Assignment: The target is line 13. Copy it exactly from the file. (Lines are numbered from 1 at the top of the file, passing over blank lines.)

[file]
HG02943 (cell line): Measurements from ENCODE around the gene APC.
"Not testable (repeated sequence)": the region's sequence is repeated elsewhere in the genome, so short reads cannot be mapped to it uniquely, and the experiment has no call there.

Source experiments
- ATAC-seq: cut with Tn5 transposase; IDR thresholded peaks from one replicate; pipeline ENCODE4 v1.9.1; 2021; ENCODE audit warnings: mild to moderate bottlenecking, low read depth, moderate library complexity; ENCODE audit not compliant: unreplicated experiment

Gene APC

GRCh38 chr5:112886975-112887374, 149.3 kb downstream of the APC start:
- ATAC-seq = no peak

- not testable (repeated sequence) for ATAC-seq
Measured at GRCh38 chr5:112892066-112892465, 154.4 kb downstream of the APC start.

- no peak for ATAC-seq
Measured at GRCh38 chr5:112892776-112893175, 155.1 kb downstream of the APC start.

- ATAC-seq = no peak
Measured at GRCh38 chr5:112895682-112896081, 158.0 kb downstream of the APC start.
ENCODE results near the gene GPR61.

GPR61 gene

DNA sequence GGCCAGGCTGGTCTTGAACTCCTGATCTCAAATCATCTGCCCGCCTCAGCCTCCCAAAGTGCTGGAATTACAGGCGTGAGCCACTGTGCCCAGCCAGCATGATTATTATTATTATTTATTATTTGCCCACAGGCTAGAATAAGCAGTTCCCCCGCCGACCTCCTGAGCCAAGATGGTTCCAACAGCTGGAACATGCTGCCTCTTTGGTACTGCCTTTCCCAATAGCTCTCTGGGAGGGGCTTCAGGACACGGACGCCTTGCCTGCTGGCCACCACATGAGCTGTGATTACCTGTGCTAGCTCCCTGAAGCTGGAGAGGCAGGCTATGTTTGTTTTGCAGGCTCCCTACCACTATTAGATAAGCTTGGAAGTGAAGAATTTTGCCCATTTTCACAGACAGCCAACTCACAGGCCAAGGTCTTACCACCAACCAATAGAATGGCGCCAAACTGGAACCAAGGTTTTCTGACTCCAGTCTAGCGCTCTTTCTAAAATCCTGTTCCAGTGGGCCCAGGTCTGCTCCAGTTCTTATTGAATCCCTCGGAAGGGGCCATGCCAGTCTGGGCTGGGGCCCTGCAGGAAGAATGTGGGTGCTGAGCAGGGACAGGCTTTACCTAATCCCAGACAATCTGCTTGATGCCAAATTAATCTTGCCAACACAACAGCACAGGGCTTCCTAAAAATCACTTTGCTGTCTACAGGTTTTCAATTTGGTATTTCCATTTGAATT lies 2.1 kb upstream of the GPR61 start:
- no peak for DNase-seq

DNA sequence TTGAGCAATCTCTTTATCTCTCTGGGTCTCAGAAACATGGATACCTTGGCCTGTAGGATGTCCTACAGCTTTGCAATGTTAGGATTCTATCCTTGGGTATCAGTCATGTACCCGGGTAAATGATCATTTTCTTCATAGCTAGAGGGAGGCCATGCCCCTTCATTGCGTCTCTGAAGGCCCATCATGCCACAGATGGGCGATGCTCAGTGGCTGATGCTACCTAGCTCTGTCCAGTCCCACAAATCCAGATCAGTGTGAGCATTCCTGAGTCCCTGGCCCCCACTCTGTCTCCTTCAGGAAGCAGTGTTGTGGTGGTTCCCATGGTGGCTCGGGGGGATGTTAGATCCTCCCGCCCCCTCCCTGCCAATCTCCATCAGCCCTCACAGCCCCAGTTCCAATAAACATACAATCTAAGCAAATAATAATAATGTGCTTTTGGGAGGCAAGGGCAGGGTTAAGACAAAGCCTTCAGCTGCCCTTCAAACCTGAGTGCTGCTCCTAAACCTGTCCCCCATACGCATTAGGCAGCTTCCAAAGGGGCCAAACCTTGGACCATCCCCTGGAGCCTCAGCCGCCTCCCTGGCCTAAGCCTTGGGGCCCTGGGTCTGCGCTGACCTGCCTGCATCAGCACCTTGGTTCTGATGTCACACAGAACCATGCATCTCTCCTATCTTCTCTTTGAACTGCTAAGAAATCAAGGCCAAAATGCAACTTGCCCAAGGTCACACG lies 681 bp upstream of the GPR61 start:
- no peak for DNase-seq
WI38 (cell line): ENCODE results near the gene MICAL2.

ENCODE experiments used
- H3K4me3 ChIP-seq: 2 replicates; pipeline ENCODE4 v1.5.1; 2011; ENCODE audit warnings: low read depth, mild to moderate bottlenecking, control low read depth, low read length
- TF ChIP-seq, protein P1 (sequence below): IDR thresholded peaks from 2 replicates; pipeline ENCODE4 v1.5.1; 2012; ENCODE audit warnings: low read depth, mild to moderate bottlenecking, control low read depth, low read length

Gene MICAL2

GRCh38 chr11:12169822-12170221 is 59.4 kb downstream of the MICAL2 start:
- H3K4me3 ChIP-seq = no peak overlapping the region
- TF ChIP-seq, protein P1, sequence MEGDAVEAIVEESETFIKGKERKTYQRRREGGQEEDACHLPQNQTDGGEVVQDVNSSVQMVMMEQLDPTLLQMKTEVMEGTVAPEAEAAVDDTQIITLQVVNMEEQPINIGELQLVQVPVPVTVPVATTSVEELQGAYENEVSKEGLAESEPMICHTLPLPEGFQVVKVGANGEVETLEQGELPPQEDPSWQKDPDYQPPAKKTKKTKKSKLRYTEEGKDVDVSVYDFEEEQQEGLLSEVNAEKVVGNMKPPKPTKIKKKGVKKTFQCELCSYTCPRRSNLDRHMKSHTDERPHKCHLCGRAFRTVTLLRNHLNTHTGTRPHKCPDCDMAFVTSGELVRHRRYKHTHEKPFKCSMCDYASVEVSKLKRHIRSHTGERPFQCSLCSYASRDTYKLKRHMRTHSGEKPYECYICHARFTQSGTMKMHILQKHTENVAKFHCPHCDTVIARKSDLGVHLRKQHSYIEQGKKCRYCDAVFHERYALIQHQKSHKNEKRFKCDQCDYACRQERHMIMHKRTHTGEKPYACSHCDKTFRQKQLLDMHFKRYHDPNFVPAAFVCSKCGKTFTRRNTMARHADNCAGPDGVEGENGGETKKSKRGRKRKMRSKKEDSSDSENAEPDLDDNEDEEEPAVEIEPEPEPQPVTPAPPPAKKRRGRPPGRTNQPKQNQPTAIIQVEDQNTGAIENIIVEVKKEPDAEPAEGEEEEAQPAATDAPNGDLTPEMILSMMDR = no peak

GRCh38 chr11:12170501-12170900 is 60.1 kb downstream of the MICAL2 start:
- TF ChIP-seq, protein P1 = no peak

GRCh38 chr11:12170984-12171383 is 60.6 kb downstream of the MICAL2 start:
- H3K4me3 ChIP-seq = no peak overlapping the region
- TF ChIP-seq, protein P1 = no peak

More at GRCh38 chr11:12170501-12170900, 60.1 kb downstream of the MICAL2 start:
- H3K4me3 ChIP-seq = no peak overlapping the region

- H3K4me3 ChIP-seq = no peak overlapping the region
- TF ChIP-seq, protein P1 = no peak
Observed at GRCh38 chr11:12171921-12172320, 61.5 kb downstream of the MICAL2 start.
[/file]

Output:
Measured at GRCh38 chr5:112895682-112896081, 158.0 kb downstream of the APC start.